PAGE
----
Hell yeah man, Chinatown ’til the day  I die. I go to Chinatown all the time man. The neon lights, the faces, the wrinkles and the graf scene is so lit.

Exploring is the shit, it saved my life, no lie. I was honestly nobody ’til I started exploring. A book called “The War Of Art” by Steven Pressfied, (you should) read it.

How do you feel about the response to #PostEmotion?

Dude it’s been so real. The love is nonstop on instagram. I really feel like I’ve started kind of a movement. The response has been awesome, not to sound egotistical but I’m happy to see where its going. I’m glad people are starting to love portraits.

What’s the backstory behind the photos with the Bloods and Crips, and the masked people with guns? Did you happen across them while exploring?

Hahahaha good times. Nah, I walked up to them during the Baltimore riots and introduced myself and showed them my work and told them my vision. Obviously it was insanely sketchy, but I say it all the time, I will die for a photograph. I was all about it, we talked for a while. And then we met up a bunch of times with three of my homies who also shoot. The whole video will be out soon, it’s sick.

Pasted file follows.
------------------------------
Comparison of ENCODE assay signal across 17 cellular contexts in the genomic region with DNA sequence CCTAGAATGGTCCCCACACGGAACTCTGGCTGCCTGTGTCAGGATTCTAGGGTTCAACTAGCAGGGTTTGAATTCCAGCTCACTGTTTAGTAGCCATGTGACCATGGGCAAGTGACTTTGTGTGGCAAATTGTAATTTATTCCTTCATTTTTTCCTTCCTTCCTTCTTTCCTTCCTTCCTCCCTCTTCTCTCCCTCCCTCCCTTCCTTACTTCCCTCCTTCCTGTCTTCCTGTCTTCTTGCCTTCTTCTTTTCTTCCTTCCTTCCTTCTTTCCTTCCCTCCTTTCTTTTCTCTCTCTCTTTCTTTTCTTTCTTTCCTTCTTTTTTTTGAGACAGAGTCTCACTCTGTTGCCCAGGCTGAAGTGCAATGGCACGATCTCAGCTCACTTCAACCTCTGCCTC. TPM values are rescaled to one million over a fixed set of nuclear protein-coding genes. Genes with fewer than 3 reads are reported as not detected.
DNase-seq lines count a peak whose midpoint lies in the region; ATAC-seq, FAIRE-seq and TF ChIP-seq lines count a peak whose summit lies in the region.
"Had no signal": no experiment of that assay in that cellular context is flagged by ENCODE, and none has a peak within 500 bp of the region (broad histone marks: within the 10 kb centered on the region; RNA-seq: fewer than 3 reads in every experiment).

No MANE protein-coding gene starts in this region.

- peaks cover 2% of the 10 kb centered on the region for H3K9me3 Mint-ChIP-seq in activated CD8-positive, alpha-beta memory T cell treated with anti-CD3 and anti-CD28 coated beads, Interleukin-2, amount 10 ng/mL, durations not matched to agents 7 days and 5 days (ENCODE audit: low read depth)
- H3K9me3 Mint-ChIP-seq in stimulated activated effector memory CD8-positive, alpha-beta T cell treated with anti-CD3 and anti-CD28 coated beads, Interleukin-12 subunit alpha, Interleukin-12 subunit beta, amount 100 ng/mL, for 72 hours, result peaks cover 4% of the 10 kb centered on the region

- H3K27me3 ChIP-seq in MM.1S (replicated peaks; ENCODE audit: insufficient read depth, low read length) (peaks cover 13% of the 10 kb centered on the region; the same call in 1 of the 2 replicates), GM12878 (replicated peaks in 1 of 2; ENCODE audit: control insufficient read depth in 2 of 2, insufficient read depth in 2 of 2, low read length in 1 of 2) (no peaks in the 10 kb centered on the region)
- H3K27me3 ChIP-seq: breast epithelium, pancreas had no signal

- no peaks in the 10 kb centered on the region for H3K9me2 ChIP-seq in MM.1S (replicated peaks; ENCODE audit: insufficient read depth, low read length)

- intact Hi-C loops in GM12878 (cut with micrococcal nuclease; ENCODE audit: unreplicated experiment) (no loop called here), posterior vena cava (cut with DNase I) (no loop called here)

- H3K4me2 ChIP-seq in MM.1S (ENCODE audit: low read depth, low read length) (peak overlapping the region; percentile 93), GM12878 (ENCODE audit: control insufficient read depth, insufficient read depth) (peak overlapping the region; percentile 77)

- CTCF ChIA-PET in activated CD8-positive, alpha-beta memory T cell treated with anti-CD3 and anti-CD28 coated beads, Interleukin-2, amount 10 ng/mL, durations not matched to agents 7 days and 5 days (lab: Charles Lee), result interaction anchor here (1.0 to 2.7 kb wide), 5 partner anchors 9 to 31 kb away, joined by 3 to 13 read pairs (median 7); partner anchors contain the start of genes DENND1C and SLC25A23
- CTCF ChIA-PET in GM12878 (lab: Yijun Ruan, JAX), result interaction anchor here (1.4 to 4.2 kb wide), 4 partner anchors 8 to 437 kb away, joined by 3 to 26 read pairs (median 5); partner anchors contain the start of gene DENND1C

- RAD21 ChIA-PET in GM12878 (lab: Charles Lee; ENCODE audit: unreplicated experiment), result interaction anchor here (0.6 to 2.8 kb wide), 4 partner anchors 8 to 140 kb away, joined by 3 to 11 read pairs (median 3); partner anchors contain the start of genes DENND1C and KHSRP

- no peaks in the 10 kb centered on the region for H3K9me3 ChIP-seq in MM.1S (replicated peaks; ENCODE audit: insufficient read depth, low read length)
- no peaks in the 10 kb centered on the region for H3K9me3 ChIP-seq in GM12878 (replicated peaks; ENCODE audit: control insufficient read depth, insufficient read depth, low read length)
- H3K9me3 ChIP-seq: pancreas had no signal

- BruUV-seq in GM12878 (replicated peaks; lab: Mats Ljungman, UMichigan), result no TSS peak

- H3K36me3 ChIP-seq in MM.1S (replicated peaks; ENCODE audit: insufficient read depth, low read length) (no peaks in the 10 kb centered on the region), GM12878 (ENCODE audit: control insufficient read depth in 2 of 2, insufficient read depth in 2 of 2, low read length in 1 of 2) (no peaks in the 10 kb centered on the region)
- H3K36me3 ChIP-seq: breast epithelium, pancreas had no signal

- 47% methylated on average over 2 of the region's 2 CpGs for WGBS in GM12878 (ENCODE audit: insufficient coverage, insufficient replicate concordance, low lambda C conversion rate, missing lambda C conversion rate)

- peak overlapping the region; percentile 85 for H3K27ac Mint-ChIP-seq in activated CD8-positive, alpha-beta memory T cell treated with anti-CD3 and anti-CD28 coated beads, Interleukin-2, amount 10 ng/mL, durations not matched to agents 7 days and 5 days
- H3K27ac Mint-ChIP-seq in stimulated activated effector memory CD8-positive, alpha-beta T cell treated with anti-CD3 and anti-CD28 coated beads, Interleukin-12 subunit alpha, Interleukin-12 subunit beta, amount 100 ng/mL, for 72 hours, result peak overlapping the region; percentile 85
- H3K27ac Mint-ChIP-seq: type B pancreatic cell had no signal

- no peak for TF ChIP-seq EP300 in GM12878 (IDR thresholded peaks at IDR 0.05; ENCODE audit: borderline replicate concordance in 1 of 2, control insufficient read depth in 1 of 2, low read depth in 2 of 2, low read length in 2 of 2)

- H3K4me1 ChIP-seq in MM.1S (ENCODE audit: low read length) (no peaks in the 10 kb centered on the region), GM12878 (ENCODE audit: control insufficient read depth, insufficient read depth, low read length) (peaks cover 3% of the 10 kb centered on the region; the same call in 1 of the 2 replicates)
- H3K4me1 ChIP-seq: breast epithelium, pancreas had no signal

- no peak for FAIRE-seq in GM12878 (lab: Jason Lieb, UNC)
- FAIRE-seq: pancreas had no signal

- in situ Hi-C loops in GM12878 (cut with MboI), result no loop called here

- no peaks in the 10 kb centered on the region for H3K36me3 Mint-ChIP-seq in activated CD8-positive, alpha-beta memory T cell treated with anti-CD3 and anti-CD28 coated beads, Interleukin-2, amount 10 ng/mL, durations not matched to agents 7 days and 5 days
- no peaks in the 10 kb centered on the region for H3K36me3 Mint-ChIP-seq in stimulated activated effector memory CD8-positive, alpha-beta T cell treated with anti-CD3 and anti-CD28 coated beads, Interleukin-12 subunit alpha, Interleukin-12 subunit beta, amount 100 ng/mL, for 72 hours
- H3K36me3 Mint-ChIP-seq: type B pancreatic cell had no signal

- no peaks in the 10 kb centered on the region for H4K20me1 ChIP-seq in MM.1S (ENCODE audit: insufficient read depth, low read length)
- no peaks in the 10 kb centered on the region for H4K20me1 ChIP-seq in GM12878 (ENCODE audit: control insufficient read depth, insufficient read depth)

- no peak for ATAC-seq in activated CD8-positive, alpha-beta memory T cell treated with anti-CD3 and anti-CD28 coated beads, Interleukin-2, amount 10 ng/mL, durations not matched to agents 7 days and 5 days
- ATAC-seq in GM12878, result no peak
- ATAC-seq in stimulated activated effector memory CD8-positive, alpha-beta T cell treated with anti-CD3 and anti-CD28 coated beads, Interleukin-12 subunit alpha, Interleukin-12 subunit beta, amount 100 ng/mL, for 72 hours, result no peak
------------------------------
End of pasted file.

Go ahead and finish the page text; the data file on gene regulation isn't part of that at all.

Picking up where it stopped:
I will die for a photograph.

If we may ask, what kind of camera do you use, and what do you use for post-production?

As for my camera, just meet me and you’ll see it. It’s always in my hand. I hate when people say “Damn man, your camera must be so sick!” That’s like saying to a Chef “Damn man, your oven must be super good” I know people who kill it with crop sensors.